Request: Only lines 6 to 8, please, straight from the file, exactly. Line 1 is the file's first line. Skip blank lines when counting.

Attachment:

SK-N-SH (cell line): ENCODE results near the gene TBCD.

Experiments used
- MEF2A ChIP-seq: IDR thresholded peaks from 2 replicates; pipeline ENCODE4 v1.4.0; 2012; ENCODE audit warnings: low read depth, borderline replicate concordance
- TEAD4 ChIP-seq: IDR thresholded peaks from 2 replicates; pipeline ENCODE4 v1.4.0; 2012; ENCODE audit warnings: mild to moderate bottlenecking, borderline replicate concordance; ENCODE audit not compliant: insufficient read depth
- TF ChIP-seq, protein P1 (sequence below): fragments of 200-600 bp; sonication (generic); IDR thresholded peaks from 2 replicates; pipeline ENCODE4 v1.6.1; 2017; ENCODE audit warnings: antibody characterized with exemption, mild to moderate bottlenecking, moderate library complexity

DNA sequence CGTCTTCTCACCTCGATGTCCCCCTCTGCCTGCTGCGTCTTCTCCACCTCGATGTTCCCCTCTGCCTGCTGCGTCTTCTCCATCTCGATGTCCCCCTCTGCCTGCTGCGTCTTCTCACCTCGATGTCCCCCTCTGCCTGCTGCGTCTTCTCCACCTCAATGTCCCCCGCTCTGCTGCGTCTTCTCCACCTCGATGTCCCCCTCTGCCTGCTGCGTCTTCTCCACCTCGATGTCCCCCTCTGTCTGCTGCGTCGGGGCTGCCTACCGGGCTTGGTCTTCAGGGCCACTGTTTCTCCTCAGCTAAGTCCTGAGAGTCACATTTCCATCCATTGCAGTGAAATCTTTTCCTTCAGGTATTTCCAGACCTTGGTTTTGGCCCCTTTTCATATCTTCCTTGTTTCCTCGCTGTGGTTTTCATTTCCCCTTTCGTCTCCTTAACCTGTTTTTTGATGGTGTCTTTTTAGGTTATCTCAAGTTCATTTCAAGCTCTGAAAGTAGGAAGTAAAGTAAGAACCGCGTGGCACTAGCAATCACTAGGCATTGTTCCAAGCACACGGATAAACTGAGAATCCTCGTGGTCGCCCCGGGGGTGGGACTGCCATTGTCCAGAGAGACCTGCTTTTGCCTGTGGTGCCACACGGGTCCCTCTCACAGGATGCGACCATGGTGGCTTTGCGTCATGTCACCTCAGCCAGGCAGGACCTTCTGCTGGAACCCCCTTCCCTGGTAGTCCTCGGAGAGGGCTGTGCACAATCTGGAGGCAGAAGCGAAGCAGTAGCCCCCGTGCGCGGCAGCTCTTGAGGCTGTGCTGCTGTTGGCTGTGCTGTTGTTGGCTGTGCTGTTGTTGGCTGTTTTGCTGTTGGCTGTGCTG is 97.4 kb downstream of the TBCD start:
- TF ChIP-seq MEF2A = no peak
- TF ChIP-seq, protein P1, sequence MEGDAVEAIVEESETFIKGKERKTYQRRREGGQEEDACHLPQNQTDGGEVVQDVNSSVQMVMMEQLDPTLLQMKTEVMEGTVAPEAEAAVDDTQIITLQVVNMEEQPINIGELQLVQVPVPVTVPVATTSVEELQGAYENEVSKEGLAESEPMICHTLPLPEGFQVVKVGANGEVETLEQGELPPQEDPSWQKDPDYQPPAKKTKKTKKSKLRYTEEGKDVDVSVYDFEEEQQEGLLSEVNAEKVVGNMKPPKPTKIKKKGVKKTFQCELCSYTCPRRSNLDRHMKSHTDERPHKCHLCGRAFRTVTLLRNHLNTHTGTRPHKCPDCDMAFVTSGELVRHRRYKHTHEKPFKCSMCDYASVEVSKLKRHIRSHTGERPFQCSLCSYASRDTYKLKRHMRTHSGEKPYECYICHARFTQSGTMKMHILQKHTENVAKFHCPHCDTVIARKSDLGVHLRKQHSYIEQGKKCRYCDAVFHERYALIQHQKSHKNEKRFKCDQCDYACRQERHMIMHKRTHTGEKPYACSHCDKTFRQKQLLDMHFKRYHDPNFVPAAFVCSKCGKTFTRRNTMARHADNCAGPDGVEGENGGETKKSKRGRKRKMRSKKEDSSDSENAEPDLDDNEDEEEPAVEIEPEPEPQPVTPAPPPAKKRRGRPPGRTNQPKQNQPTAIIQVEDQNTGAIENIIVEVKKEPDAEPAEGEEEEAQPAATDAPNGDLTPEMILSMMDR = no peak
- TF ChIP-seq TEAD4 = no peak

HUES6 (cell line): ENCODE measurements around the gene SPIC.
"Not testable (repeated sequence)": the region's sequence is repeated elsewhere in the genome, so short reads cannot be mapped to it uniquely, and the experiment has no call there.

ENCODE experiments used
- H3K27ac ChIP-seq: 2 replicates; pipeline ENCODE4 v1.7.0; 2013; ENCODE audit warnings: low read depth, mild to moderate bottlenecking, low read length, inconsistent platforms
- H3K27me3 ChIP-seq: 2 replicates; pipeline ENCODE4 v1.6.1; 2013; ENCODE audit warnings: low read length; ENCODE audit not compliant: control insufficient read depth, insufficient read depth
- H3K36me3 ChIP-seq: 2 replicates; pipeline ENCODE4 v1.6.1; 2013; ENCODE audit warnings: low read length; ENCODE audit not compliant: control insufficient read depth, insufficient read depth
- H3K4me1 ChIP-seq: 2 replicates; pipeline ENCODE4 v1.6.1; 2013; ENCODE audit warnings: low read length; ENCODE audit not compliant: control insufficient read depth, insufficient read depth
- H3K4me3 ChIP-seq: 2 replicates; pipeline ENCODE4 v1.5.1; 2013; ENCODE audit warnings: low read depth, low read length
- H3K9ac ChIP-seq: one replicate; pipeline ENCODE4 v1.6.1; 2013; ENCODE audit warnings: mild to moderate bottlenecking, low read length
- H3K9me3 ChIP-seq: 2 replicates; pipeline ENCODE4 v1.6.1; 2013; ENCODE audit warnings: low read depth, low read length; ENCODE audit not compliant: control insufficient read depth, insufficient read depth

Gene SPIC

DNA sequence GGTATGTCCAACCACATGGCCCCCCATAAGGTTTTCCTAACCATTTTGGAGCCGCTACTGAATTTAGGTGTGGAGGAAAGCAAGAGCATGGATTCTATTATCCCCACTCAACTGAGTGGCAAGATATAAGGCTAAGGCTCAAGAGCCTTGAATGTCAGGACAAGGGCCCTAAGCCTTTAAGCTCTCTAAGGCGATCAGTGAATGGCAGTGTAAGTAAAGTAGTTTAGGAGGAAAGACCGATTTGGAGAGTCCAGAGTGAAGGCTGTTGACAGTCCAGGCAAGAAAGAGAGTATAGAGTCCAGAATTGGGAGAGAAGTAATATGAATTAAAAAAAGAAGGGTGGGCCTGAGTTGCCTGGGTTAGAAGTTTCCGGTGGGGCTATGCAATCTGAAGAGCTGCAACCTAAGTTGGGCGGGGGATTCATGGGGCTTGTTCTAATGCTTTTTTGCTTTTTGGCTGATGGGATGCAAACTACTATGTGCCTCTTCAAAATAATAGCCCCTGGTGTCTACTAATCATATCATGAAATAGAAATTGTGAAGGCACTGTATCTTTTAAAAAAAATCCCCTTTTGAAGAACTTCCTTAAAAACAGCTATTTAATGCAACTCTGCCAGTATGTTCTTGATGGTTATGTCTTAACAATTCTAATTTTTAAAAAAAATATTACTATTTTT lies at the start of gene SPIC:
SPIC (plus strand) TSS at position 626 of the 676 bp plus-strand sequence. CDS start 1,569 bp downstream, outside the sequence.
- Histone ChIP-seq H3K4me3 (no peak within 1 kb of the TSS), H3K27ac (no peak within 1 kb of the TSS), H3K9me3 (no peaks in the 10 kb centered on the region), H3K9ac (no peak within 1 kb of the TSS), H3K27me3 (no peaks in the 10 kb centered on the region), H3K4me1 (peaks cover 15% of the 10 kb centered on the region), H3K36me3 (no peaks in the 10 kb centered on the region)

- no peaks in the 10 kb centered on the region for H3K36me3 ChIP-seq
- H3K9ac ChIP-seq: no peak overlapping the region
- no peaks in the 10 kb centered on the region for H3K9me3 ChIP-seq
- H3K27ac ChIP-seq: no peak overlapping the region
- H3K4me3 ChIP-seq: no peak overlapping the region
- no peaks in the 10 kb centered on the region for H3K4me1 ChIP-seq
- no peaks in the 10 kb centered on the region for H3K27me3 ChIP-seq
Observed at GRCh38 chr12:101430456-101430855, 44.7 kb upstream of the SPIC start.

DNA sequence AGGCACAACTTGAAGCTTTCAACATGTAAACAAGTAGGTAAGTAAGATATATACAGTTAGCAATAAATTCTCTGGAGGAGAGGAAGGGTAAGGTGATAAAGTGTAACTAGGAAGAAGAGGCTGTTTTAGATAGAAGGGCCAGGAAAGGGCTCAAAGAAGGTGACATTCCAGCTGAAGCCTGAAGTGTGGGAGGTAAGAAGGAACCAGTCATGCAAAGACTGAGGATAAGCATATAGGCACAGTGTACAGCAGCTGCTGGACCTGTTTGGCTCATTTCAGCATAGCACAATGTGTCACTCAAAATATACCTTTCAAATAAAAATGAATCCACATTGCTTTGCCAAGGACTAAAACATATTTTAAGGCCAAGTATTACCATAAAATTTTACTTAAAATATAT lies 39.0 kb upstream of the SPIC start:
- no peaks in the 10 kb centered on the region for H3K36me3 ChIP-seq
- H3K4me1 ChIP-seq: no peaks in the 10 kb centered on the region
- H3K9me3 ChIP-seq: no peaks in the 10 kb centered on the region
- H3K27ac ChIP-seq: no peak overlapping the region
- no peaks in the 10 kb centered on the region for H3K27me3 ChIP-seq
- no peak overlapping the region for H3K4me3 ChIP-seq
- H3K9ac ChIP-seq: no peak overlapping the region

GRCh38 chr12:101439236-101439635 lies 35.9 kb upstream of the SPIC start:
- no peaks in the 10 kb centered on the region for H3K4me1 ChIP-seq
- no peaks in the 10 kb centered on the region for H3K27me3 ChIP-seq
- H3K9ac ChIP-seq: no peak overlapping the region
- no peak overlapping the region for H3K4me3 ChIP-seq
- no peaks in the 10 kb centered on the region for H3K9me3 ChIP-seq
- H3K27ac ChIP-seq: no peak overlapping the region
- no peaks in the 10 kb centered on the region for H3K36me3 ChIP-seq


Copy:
DNA sequence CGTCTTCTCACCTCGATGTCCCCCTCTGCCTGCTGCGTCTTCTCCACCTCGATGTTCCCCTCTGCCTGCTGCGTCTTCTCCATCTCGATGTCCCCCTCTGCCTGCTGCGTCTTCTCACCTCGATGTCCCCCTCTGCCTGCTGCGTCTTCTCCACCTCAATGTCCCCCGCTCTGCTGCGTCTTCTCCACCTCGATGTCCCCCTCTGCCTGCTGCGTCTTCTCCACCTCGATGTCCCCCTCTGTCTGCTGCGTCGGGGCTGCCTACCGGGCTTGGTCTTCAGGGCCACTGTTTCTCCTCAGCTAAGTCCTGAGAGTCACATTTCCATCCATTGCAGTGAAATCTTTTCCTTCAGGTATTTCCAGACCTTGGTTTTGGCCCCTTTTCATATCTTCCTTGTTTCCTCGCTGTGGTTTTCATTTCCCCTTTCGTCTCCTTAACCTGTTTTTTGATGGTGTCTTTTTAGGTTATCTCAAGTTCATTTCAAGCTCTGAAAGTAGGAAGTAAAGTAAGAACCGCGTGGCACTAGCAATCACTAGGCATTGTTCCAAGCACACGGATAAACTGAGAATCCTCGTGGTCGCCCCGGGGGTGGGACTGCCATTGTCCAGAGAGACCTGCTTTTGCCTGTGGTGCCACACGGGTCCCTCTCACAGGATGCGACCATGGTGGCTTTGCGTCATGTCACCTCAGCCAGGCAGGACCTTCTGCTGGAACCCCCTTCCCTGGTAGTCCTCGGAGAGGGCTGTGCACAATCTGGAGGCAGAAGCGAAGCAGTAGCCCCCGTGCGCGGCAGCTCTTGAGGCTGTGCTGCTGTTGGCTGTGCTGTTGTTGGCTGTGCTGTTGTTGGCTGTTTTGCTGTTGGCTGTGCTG is 97.4 kb downstream of the TBCD start:
- TF ChIP-seq MEF2A = no peak
- TF ChIP-seq, protein P1, sequence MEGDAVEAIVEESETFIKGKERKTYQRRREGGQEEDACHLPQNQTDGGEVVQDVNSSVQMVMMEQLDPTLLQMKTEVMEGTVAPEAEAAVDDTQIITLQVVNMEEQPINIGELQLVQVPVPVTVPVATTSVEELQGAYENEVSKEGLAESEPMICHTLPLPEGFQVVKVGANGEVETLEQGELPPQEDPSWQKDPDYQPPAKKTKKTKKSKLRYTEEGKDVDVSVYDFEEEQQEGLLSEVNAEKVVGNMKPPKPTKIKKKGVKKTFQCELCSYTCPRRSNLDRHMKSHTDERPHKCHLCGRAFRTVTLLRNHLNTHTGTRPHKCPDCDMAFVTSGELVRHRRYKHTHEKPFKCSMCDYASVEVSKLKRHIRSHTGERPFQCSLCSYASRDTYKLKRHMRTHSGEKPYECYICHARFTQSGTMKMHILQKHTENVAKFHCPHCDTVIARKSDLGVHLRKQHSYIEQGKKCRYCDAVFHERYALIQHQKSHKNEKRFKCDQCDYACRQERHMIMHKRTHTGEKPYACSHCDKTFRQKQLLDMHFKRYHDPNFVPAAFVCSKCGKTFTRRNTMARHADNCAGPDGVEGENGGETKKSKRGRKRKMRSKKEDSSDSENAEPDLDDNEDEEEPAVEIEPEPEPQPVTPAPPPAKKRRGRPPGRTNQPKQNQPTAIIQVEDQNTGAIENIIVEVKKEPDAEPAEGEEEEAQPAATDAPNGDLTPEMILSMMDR = no peak